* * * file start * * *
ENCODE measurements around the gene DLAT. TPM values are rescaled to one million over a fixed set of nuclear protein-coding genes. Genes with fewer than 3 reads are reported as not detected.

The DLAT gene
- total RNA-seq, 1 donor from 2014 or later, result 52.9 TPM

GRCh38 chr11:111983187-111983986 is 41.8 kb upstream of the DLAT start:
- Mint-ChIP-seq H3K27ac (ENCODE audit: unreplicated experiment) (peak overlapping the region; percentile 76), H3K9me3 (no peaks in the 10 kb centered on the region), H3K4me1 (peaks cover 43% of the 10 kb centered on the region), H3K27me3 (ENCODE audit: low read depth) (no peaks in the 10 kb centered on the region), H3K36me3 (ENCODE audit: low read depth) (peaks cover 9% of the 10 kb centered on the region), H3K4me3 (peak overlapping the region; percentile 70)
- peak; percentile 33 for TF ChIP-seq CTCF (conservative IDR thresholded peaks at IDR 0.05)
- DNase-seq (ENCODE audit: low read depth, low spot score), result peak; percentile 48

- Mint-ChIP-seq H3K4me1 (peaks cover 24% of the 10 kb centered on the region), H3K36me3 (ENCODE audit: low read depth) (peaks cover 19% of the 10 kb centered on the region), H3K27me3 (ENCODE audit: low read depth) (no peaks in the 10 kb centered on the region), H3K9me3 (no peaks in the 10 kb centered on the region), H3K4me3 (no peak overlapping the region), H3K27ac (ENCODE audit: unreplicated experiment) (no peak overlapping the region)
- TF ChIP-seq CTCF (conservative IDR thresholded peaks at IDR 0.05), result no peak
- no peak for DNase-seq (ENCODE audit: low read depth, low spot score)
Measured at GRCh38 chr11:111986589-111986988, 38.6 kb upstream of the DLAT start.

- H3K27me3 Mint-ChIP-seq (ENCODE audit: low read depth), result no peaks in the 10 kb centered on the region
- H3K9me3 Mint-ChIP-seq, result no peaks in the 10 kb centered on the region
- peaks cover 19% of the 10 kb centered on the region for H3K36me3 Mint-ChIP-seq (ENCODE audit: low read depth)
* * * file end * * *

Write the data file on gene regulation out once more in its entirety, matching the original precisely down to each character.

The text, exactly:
ENCODE measurements around the gene DLAT. TPM values are rescaled to one million over a fixed set of nuclear protein-coding genes. Genes with fewer than 3 reads are reported as not detected.

The DLAT gene
- total RNA-seq, 1 donor from 2014 or later, result 52.9 TPM

GRCh38 chr11:111983187-111983986 is 41.8 kb upstream of the DLAT start:
- Mint-ChIP-seq H3K27ac (ENCODE audit: unreplicated experiment) (peak overlapping the region; percentile 76), H3K9me3 (no peaks in the 10 kb centered on the region), H3K4me1 (peaks cover 43% of the 10 kb centered on the region), H3K27me3 (ENCODE audit: low read depth) (no peaks in the 10 kb centered on the region), H3K36me3 (ENCODE audit: low read depth) (peaks cover 9% of the 10 kb centered on the region), H3K4me3 (peak overlapping the region; percentile 70)
- peak; percentile 33 for TF ChIP-seq CTCF (conservative IDR thresholded peaks at IDR 0.05)
- DNase-seq (ENCODE audit: low read depth, low spot score), result peak; percentile 48

- Mint-ChIP-seq H3K4me1 (peaks cover 24% of the 10 kb centered on the region), H3K36me3 (ENCODE audit: low read depth) (peaks cover 19% of the 10 kb centered on the region), H3K27me3 (ENCODE audit: low read depth) (no peaks in the 10 kb centered on the region), H3K9me3 (no peaks in the 10 kb centered on the region), H3K4me3 (no peak overlapping the region), H3K27ac (ENCODE audit: unreplicated experiment) (no peak overlapping the region)
- TF ChIP-seq CTCF (conservative IDR thresholded peaks at IDR 0.05), result no peak
- no peak for DNase-seq (ENCODE audit: low read depth, low spot score)
Measured at GRCh38 chr11:111986589-111986988, 38.6 kb upstream of the DLAT start.

- H3K27me3 Mint-ChIP-seq (ENCODE audit: low read depth), result no peaks in the 10 kb centered on the region
- H3K9me3 Mint-ChIP-seq, result no peaks in the 10 kb centered on the region
- peaks cover 19% of the 10 kb centered on the region for H3K36me3 Mint-ChIP-seq (ENCODE audit: low read depth)